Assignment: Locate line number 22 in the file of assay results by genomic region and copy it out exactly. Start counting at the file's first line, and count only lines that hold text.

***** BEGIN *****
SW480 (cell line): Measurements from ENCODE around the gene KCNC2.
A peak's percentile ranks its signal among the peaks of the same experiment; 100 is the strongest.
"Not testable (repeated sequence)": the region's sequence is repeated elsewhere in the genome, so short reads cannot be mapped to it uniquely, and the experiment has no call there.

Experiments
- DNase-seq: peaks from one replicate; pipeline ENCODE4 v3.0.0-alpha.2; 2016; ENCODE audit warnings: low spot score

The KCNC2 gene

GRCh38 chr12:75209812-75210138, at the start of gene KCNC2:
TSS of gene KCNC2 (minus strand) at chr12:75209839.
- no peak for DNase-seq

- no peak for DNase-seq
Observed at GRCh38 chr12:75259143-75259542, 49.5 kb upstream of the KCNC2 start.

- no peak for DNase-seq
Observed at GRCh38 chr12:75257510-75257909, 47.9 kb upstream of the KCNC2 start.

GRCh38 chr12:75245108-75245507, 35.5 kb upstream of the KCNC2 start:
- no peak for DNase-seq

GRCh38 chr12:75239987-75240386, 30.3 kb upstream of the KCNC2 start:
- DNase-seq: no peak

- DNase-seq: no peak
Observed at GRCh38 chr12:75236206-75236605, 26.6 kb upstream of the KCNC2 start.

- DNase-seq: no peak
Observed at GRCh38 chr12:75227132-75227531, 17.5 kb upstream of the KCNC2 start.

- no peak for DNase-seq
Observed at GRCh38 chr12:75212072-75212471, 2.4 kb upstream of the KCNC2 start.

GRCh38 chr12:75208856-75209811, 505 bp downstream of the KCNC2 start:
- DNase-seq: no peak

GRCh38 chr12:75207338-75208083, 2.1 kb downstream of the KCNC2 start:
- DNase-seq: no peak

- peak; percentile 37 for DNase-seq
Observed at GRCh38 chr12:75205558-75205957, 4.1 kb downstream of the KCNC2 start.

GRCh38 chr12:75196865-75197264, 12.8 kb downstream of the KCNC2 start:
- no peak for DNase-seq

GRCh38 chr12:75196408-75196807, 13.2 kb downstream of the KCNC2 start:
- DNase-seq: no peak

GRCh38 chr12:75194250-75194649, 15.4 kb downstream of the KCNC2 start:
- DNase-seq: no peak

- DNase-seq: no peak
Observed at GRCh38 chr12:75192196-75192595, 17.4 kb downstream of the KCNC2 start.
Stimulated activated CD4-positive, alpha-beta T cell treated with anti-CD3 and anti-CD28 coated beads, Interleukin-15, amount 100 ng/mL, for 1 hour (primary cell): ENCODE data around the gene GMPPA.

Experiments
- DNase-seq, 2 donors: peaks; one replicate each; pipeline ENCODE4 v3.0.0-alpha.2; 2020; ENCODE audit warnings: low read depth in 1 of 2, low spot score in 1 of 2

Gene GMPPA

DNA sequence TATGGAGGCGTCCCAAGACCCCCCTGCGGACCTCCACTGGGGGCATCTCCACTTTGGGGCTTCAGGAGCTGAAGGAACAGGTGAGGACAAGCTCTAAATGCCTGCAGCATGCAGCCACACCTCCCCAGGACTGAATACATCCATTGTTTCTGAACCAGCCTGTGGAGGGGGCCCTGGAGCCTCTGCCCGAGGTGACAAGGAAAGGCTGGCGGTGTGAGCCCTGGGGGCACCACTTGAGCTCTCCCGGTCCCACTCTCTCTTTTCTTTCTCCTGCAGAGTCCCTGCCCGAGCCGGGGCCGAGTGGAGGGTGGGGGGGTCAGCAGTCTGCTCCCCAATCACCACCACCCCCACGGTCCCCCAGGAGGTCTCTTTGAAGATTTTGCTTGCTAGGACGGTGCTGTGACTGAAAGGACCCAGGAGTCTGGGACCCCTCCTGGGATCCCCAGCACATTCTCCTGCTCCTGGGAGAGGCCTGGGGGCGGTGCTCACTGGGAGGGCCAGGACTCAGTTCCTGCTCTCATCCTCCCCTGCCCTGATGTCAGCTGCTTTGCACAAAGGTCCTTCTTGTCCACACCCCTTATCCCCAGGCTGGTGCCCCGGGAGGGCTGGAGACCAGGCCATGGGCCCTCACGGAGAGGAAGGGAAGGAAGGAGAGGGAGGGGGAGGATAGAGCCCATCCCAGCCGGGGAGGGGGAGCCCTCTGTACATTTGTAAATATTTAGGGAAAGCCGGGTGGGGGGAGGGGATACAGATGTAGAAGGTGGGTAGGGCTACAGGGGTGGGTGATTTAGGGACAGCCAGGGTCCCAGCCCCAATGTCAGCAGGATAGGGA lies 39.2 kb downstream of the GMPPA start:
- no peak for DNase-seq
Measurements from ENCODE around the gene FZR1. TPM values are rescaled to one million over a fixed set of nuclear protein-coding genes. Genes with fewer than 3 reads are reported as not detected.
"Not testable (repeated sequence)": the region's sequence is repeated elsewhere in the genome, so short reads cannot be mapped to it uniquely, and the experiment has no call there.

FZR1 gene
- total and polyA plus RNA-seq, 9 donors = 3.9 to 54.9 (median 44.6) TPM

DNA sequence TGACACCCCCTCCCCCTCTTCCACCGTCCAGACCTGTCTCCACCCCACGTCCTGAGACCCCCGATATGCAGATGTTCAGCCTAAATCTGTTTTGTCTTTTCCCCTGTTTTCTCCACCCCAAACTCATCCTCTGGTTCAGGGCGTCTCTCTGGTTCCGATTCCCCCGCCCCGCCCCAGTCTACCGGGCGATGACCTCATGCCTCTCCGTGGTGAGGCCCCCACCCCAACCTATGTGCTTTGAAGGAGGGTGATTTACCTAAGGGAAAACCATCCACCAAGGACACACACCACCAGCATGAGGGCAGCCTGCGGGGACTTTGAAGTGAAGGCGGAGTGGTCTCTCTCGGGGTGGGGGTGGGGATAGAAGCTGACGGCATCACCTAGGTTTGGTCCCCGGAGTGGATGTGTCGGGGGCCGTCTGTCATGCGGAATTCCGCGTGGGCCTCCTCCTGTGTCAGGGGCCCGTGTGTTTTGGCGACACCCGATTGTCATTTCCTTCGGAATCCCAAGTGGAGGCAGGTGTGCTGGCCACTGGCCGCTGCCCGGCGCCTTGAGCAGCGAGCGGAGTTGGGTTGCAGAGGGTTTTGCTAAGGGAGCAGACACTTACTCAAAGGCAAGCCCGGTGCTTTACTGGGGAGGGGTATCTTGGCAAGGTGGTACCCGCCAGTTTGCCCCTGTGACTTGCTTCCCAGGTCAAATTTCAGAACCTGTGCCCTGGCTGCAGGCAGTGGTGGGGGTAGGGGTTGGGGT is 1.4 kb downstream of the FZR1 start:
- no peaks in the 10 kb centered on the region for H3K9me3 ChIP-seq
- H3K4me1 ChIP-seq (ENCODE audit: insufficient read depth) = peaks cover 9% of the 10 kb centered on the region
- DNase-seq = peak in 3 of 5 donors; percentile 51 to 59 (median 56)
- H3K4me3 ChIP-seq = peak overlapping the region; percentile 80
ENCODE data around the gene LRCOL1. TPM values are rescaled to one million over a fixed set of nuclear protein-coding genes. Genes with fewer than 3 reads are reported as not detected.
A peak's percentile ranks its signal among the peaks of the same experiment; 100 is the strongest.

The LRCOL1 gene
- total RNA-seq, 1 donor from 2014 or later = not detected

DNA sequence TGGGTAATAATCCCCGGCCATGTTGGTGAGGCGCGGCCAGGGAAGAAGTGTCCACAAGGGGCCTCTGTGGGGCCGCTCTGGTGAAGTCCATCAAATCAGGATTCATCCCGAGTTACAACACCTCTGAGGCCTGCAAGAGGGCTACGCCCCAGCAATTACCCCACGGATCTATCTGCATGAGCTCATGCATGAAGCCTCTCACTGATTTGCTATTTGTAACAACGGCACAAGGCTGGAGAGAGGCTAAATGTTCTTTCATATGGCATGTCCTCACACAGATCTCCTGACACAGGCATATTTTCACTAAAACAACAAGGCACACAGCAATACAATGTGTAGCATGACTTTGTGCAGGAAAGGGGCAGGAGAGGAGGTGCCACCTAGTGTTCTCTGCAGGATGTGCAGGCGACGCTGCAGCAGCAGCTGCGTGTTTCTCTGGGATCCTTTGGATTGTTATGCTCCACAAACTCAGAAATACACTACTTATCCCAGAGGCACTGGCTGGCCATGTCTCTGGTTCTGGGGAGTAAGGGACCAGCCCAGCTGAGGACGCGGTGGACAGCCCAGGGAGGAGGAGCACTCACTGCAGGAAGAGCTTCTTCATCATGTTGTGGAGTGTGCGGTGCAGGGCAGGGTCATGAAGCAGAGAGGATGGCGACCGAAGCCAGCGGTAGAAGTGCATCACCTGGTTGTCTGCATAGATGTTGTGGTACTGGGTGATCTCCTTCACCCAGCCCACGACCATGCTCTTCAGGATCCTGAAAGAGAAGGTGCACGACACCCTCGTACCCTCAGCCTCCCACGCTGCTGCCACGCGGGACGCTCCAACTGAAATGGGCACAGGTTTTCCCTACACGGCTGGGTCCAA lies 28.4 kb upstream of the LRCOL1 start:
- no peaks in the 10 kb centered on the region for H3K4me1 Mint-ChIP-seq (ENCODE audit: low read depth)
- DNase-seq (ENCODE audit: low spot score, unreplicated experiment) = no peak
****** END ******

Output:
- no peak for DNase-seq